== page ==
Mercado mentality

Midtown Global Market businesswomen share their stories

Top to bottom: Mary Kumar, Sharon Richards-Noel, Sibban Johnson
Top to bottom: Mary Kumar, Sharon Richards-Noel, Sibban Johnson

“A lot of the vendors come from cultures with a mercado mentality and are used to the idea of collective work. This business model is comfortable for them,” said Atum Azzahir, chair of the Midtown Global Market board and founder and executive director of the Cultural Wellness Center. The nonprofit center fosters economic development and cross-cultural understanding in the Phillips and Powderhorn neighborhoods of Minneapolis, where the Midtown Global Market (MGM) sits.

“The market is an attractive environment for women business owners because it’s neighborly, friendly and offers a chance at consensus style decision-making,” Azzahir said.

“The vendors who are involved with it now are grassroots people, small business owners, and many of them are first-time business owners,” Azzahir said. “They are very much a part of the economic machine in this neighborhood.”

MGM is full of small business owners from several countries selling international foods, trinkets galore, and hand-made wares. They are women business owners who have stories to tell.

‘My ambition is to flourish’
Women like Mary Kumar. Kumar owns Geetanjoli’s Sari Fashion, a clothing boutique located in the heart of the market just off the central plaza, an open space filled with tables, chairs and a stage for local musicians and dancers. Kumar sells saris, scarves and more from her market space. “All of the clothes I sell are handmade and hand stitched,” she said, pulling an intricately embroidered tunic top from a stand. Not only that, but all of the clothes in her stall were sewn by Kumar’s employees. “Three years ago I opened a factory in India. It is just eight machines,” she said.

Eight machines might not sound like a lot, but for the women who work in Kumar’s factory, which is located in a small town outside of New Delhi, those machines are a lifeline. The factory sits across the street from the local school. Women are able to get their children to class in the morning and pick them up in the afternoon. Should a child become ill, there is space inside the factory for him or her to pass the day while mom continues to work. “I am a woman advocate,” Kumar said, “and I believe we can share what we have with others. I feel so good knowing I am helping women in India and women here, too.

“Seventeen years ago when I came to Minnesota, I was like an outcast. There were no Indians, but now we are on every corner,” she said. “I like the diversity here in the market,” she added. “I wish I could get bigger and hire more people,” she said. “My ambition is to flourish.”

Kumar is not alone in her ambition.

‘I like to consider people’s health’
Sharon Richards-Noel has infused her MGM small business with spirituality. Her food booth and catering company, West Indies Soul Food, is dedicated to the memory of her oldest son, who died in a car crash several years ago. His framed photograph hangs centered above the front counter. “I miss him,” Richards-Noel said, “but I had fun with him while he was here. I love him and I keep him with me wherever I go.” The loss of her son was a crushing blow as she’d long hoped he would join her in the restaurant business. Since his death, she’s had to scale back her hopes for two locations.

“The restaurant business isn’t easy. It’s really tough, but I love cooking, I love meeting people, and I love the sense of doing my own thing,” said Richards-Noel, who’s been doing her own thing since she moved to Minnesota from Trinidad at the age of 19. “Trinidad isn’t Jamaica and it isn’t Tahiti,” she said. “Trinidad is a very cosmopolitan island. It is diverse [and] that’s what I was hoping to find here at the market,” she said.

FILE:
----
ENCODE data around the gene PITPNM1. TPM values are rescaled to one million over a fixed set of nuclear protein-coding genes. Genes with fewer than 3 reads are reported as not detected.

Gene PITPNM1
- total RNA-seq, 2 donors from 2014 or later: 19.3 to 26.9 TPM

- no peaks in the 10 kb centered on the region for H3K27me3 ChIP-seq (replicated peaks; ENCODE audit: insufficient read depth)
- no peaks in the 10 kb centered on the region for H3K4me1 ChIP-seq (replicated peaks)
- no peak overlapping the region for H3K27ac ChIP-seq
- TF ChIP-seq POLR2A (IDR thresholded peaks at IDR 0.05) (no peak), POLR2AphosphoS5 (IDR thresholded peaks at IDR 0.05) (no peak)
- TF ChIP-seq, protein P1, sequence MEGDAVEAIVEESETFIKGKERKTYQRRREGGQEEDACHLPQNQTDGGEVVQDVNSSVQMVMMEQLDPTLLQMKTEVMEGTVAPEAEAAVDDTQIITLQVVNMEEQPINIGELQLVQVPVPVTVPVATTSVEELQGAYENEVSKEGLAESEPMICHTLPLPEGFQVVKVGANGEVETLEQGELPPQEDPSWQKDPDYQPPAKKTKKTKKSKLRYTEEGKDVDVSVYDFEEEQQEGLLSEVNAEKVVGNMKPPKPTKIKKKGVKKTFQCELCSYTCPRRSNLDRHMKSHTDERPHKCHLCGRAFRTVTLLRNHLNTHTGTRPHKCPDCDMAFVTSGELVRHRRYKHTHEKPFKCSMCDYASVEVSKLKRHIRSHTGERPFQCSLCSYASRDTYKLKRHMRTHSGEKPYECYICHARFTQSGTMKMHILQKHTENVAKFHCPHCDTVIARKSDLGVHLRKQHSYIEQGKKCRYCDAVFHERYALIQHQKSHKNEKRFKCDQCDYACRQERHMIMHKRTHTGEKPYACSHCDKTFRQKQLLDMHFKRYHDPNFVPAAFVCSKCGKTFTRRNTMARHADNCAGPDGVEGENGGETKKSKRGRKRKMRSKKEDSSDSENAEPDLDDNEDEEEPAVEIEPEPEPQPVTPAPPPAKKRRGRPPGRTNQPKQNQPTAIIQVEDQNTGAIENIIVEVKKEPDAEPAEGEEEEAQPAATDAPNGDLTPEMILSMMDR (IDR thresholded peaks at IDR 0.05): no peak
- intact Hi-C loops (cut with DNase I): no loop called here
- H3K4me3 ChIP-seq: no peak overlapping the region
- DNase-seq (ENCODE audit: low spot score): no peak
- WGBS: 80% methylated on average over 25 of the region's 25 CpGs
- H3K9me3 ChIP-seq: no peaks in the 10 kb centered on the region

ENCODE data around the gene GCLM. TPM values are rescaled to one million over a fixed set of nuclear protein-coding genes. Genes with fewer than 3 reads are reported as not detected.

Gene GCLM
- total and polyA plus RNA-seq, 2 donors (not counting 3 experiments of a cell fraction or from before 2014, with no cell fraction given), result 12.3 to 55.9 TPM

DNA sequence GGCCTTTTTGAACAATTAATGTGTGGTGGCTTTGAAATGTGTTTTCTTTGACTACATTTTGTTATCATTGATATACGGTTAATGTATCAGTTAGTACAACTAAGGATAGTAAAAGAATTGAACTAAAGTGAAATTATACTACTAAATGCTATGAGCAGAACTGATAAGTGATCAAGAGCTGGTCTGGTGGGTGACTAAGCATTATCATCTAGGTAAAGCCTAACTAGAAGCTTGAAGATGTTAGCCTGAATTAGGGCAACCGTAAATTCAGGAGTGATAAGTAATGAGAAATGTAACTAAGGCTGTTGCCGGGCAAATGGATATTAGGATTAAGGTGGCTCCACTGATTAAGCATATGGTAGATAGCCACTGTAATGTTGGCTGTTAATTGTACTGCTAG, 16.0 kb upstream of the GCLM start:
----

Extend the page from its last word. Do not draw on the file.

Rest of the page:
“This is a Caribbean restaurant and I try to offer a little bit from a lot of places,” Richards-Noel said. Her focus is on healthful eating. “I like to consider people’s health,” she said. “I don’t cook with chicken skin. When I make oxtail soup, I boil the oxtail the night before and in the morning, skim off all the fat. It’s an extra step, but as long as I know that the people eating my food are healthy, I’m good with that.”

I wanted more diversity’
At the opposite side of the market, Sibban Johnson runs Café Finspang with her friend, Maj-Britt Syse. They’ve known each other since they were young girls together in Finspang, Sweden. “We’ve known each other since we were 7 years old. We lived across the street from each other,” Johnson said. “I like running a business with my friend because I know that when we have disagreements or get angry, we will always have our history to pull us through.”

Part of that shared history is an interest in clowning. “I went to clown school in Sweden and in the U.S. Maj-Britt did, too,” Johnson said, admitting that clown school isn’t the most common of pursuits.

“Sometimes I wonder if there was something in the stars above Finspang. So many of us turned out to be artistic people.” These days, however, Johnson isn’t doing much clowning or art. She’s concentrating instead on growing her business.

Since opening Café Finspang in 2006 when the market opened its doors, she and Syse have been able to expand their booth space to sell not just Swedish pastries but Scandinavian trinkets and sweaters as well. Johnson is proud of the business she’s built here in Minnesota, and she’s especially proud of its MGM location. “One of the reasons I stayed in Minnesota is because I wanted more diversity,” she said; she made her first visit to Minneapolis in 1977 and was living here full time by 1990. “The main reason I was excited about this project was that it was always supposed to be a place where people of diversity would come,” she said.

If You Go:
Midtown Global Market
2929 Chicago Ave.
Minneapolis, MN 55407